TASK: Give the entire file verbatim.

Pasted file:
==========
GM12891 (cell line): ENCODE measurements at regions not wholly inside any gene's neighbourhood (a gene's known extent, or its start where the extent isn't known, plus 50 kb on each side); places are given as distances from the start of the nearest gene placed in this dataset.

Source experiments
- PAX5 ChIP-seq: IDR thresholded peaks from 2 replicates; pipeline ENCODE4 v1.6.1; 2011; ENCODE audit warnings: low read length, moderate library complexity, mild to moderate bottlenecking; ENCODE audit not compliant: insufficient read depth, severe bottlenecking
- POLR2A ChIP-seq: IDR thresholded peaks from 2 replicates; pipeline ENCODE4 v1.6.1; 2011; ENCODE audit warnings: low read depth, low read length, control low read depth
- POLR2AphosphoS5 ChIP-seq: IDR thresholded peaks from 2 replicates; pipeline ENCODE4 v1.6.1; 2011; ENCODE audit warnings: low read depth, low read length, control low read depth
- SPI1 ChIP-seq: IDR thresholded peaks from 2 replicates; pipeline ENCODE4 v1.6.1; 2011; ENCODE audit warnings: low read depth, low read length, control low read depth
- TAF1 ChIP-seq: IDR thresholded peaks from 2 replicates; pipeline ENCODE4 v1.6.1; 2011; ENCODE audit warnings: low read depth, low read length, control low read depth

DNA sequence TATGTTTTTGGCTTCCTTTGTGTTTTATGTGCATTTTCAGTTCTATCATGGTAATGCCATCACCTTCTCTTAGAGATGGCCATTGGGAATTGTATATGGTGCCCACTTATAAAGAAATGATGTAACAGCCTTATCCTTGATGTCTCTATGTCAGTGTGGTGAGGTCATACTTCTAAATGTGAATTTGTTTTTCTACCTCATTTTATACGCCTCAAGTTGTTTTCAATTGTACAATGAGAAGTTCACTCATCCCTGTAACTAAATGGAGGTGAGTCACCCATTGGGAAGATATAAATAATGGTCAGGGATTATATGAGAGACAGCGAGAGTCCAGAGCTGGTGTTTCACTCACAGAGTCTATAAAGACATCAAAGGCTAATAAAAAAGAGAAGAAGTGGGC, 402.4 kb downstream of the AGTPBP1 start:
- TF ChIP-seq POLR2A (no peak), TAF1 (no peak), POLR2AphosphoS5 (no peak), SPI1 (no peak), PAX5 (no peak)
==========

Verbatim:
GM12891 (cell line): ENCODE measurements at regions not wholly inside any gene's neighbourhood (a gene's known extent, or its start where the extent isn't known, plus 50 kb on each side); places are given as distances from the start of the nearest gene placed in this dataset.

Source experiments
- PAX5 ChIP-seq: IDR thresholded peaks from 2 replicates; pipeline ENCODE4 v1.6.1; 2011; ENCODE audit warnings: low read length, moderate library complexity, mild to moderate bottlenecking; ENCODE audit not compliant: insufficient read depth, severe bottlenecking
- POLR2A ChIP-seq: IDR thresholded peaks from 2 replicates; pipeline ENCODE4 v1.6.1; 2011; ENCODE audit warnings: low read depth, low read length, control low read depth
- POLR2AphosphoS5 ChIP-seq: IDR thresholded peaks from 2 replicates; pipeline ENCODE4 v1.6.1; 2011; ENCODE audit warnings: low read depth, low read length, control low read depth
- SPI1 ChIP-seq: IDR thresholded peaks from 2 replicates; pipeline ENCODE4 v1.6.1; 2011; ENCODE audit warnings: low read depth, low read length, control low read depth
- TAF1 ChIP-seq: IDR thresholded peaks from 2 replicates; pipeline ENCODE4 v1.6.1; 2011; ENCODE audit warnings: low read depth, low read length, control low read depth

DNA sequence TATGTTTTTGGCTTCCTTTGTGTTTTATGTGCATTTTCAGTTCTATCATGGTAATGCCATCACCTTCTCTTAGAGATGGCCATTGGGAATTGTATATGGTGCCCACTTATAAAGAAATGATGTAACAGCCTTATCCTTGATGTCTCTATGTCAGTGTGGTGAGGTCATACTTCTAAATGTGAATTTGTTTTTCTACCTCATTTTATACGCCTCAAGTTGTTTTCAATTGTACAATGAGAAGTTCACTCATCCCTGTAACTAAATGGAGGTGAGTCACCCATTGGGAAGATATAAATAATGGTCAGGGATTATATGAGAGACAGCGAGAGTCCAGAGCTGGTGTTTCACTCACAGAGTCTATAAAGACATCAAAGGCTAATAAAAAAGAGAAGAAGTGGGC, 402.4 kb downstream of the AGTPBP1 start:
- TF ChIP-seq POLR2A (no peak), TAF1 (no peak), POLR2AphosphoS5 (no peak), SPI1 (no peak), PAX5 (no peak)